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K8s YAML Alternative: Terraform

In a previous set of posts I have shown examples using JSON and .NET instead of YAML. This post is going to show another alternative using Terraform. I will be using the same Kubernetes object to allow comparison.

YAML Object

We are going to create a busybox pod. This manifest isn’t a super simple example, nor is it a complex example. This manifest should allow demonstrating the differences. Here is the pod YAML.

apiVersion: v1
kind: Pod
  name: busybox
  - image: busybox
      - sleep
      - "3600"
    imagePullPolicy: IfNotPresent
    name: busybox
  restartPolicy: Always

Now we can save this as busybox.yaml and create it on our cluster.

$ kubectl apply -f busybox.yaml
pod/busybox created

Now let’s take a look at this in Terraform.


This example is going to leverage the Kubernetes Provider for Terraform. Let’s create a Terraform file with the provider and the object.

$ mkdir k8stf && cd k8stf && touch

Now we can setup our provider, create our object, and execute the Terraform.

provider "kubernetes" {

resource "kubernetes_pod" "busybox" {
  metadata {
    name = "busybox-tf"

  spec {
    container {
      image   = "busybox"
      command = ["sleep", "3600"]
      name    = "busybox"
      image_pull_policy = "IfNotPresent"
    restart_policy = "Always"

Now we can init Terraform.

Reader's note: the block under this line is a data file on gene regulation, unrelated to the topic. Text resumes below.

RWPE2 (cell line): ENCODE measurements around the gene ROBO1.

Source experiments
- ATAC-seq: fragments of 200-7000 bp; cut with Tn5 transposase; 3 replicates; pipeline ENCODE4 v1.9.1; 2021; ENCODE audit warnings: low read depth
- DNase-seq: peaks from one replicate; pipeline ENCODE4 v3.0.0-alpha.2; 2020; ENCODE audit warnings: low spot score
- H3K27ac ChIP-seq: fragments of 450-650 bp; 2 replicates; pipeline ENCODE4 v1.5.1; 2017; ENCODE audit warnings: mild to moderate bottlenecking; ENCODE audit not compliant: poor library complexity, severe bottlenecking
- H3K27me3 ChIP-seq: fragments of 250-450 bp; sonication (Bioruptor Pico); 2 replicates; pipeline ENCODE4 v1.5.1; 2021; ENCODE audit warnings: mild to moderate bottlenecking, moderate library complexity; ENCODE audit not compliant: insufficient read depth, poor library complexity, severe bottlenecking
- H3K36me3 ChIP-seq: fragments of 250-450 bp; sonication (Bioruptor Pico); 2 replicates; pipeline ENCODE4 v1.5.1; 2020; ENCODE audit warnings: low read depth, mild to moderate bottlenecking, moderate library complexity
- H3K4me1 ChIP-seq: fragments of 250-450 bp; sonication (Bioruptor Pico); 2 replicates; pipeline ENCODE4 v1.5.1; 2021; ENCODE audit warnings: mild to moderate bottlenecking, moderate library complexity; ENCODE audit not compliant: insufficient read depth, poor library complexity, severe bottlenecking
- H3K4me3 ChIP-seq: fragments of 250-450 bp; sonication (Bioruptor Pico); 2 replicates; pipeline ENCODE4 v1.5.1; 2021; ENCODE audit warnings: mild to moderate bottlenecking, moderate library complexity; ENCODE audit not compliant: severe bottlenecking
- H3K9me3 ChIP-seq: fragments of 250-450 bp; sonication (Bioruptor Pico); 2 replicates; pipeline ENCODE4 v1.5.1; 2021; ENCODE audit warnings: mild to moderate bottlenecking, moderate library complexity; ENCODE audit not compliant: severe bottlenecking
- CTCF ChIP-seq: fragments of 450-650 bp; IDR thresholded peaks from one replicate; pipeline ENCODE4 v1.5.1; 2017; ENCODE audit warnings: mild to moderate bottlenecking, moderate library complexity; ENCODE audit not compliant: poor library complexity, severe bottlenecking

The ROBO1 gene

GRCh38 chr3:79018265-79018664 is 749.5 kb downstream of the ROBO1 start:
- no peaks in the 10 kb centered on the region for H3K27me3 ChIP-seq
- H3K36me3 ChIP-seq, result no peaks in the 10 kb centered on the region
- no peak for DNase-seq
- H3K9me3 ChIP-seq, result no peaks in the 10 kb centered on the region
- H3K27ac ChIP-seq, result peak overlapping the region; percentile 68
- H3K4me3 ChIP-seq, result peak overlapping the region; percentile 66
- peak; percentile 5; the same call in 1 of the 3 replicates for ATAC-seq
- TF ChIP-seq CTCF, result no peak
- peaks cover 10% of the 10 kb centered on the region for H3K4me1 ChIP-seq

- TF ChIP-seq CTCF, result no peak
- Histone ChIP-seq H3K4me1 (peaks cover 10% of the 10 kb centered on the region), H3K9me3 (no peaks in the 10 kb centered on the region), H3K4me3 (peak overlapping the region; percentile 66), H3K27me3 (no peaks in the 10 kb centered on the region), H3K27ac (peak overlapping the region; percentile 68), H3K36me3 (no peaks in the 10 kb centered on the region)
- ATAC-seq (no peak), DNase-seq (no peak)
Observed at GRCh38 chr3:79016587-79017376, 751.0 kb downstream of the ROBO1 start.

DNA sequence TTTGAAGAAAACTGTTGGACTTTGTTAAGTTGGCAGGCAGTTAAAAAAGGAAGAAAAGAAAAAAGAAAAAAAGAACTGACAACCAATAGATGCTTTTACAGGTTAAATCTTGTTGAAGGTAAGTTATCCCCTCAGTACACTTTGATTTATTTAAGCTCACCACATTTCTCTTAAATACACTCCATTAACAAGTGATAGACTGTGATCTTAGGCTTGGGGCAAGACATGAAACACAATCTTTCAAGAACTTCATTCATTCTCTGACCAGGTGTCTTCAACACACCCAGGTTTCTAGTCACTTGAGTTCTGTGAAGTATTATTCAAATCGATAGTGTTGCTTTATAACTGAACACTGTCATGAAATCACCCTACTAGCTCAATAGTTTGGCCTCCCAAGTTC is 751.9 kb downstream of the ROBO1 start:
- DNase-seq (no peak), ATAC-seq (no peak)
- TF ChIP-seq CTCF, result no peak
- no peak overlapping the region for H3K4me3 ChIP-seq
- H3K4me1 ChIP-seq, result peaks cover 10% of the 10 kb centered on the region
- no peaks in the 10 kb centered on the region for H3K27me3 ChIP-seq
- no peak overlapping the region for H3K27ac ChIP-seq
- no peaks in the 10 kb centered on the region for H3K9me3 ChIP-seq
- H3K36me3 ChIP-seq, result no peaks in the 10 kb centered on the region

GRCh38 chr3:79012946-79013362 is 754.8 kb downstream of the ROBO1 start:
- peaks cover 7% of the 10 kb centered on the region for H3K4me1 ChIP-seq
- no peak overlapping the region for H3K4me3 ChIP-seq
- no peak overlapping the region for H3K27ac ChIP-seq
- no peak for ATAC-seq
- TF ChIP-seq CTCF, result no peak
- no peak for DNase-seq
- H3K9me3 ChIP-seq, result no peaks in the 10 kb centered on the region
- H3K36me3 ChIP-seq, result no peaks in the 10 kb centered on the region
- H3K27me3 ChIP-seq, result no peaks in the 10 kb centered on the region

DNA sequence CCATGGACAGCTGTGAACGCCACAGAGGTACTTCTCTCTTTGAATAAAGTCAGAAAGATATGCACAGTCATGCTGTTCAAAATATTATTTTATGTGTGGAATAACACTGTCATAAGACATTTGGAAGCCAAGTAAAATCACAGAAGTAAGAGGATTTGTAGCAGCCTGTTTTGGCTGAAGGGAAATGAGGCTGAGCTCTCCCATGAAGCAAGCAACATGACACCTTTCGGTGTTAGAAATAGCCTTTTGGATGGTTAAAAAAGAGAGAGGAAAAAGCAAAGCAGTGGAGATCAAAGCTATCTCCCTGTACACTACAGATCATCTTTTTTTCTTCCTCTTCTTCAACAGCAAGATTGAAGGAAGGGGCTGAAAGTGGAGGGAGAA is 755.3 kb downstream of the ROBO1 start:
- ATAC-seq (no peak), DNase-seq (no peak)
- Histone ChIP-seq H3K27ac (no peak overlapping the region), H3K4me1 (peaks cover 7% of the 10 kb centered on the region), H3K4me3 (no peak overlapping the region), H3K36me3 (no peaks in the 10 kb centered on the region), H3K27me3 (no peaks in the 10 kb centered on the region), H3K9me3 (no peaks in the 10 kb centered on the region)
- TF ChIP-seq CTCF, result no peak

$ terraform init
* provider.kubernetes: version = "~> 1.11"

Terraform has been successfully initialized!

Now, execute Terraform plan.

$ terraform plan
Plan: 1 to add, 0 to change, 0 to destroy.

Finally, let’s create our Kubernetes object with Terraform.

$ terraform apply
Apply complete! Resources: 1 added, 0 changed, 0 destroyed.

Now, if we get all pods, we should see it running.

$ kubectl get pods 
busybox-tf   1/1     Running   0          30m

Don’t forget to clean up your cluster by deleting the object, which can be done with Terraform.

$ terraform destroy
Destroy complete! Resources: 1 destroyed.

Wrap Up

The key take away from this is that you don’t have to use YAML. As with any markup, an excellent tool goes a long way in making it more manageable. If you are already using Terraform in your environment, then I would recommend you trying out the Kubernetes provider to see if it meets your needs or not. I personally like HCL and I see it as having the simplicity of YAML with a little better tooling.

Stay tuned for more alternatives.

Thanks for reading,


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